Identifying Historical Drivers of Vegetation Change to Inform Future Management of Federal Lands in the Northern Great Basin

    Principal Investigator

  • Christopher Soulard, USGS Western Geographic Science Center, csoulard@usgs.gov
  • Northwest CASC
In Progress

The sagebrush rangelands of the Great Basin provide crucial habitat for a diversity of wildlife, including the pronghorn and the greater sage-grouse. These water-limited, highly-managed ecosystems have already been degraded by wildfires, the expansion of invasive grasses, and livestock grazing, and are expected to experience additional stress as climate and land use conditions change. Effective management of sagebrush ecosystems in the future will require the ability to understand and predict these future changes.

To address this need, researchers will identify historical rates and causes of vegetation change in shrubland ecosystems, then use this information to develop potential future climate and land use scenarios for three federally-managed lands in the region – Hart Mountain National Antelope Refuge (USFWS), Beaty Butte Herd Management Area (BLM), and Sheldon National Wildlife Refuge (USFWS). Located near the Oregon-Nevada border, these units have a unique land use history and differing management practices. Through interagency partnerships, researchers will merge USGS land cover and fire data; USFWS and BLM data on grazing allotments, feral horse populations, and land treatments; and historical temperature and precipitation records to characterize the rates and causes of vegetation change. Once these relationships have been established, researchers will project future changes in vegetation within these three units through 2050. Maps will be produced that show where change may occur, where vegetation is more likely to degrade under continued stress, and where vegetation may recover more quickly.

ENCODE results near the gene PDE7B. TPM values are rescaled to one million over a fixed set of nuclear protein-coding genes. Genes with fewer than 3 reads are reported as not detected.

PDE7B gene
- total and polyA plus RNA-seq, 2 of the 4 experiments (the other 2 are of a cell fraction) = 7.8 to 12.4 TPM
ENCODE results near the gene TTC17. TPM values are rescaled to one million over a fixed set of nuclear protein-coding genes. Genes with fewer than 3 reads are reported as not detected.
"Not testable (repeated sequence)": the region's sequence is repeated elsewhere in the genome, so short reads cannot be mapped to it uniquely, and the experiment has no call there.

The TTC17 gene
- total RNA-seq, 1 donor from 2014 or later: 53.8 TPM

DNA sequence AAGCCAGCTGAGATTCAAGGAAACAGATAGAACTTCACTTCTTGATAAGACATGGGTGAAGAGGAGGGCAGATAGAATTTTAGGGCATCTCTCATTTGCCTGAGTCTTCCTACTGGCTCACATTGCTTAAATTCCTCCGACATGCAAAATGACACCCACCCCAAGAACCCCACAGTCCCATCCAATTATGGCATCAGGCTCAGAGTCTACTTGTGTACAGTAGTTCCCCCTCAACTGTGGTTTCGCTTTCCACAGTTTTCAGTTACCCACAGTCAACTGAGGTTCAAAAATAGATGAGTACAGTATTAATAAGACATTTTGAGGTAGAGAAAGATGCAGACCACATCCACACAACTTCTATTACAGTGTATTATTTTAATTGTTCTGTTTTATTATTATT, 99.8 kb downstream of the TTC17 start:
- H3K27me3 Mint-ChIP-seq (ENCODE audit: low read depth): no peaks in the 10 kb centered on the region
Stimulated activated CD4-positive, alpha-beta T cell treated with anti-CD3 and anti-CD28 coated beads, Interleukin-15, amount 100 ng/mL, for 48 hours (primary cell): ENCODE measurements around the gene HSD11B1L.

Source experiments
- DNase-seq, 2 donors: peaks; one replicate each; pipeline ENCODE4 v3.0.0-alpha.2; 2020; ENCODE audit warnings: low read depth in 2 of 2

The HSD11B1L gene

BLM and USFWS managers can use this information to understand how critical vegetation types such as sagebrush might change over time, and what these changes will mean for species that depend on sagebrush for habitat. By presenting the impacts of climate and land use change on vegetation, land managers can customize adaptation plans to meet mission specific criteria including vegetation rehabilitation and habitat conservation. The results also hold the potential to identify best management practices and guide climate adaptation efforts across all sagebrush ecosystems in the West.

Data and Products